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Aspartame: Sweet Poison for the Brain


aspartame The market is flooded with thousands of products labeled “low-calorie” or “light” that contain the artificial sweetener aspartame. The Food and Drug Administration (FDA) says it is safe, but is it really? A new study shows it can cause serious detrimental changes in brain function.

For decades, research has found troubling side effects associated with aspartame such as headaches, memory loss and depression. In addition, many consumers who have eaten products containing the sweetener have reported to the FDA an array of adverse reactions that include heart palpitations, joint pain and insomnia as well as other maladies.

Now, scientists from the University of North Dakota have discovered that only half of the FDA’s safe acceptable daily intake can produce depression, irritable moods and impaired spatial orientation. While the FDA has established 50 mg/kg body weight per day as the safe intake, the symptoms in the study were manifested after the ingestion of only 25 mg/kg body weight per day.

These results are in line with an earlier study that found aspartame consumption was linked to marked depression. In this research, the participants’ dose of the sweetener was 30 mg/kg body weight per day, a quantity still well below the 50mg/kg limit. Because of the severity of the depression, the study had to be ended early.

How Does Aspartame Harm the Brain?

After aspartame is consumed, it is metabolized to aspartic acid, phenylalanine and methanol, a substance that further breaks down to form formaldehyde. According to Dr. Woody Monte of the University of Arizona, an expert on the toxic effects of methanol from aspartame, formaldehyde may play a significant role in the development of chronic illnesses like Alzheimer’s disease.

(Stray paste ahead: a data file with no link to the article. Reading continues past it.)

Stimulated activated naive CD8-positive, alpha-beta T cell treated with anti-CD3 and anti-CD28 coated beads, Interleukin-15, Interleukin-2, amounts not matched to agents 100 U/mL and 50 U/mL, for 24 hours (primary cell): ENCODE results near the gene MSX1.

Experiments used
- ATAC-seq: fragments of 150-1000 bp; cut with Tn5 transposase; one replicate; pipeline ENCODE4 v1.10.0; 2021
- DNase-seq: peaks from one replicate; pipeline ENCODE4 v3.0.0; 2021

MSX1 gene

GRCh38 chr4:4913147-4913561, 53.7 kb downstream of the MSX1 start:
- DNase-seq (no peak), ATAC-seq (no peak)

Aside from the harmful effects of formaldehyde, other research shows that a substantial increase in aspartic acid and phenylalanine may cause a reduction in serotonin and dopamine, brain neurotransmitters responsible for many beneficial brain actions. When these chemicals aren’t present in certain amounts, problems will ensue.

Children Are at Greater Risk

The small bodies of children make them particularly vulnerable to the adverse effects of aspartame, which can contribute to the development of learning impairments, anxiety disorders and depression. Another problem is that some babies are born with phenylketonuria or PKU, a condition that prevents them from breaking down phenylalanine. Aspartame can cause impaired intellect, delayed mental skills, seizures and other adverse effects in these children.

Check Labels to Avoid Aspartame

Any food labeled “diet,” “sugar-free,” “low-calorie” or “light” is likely to contain aspartame or other equally harmful artificial sweeteners. A few of the products made with aspartame include gelatin, yogurt and pudding along with ice cream, hot chocolate and salad dressings. Since the sweetener is in thousands of other products, check the label for aspartame and avoid packets of sugar substitutes like NutraSweet, Equal or Spoonful.


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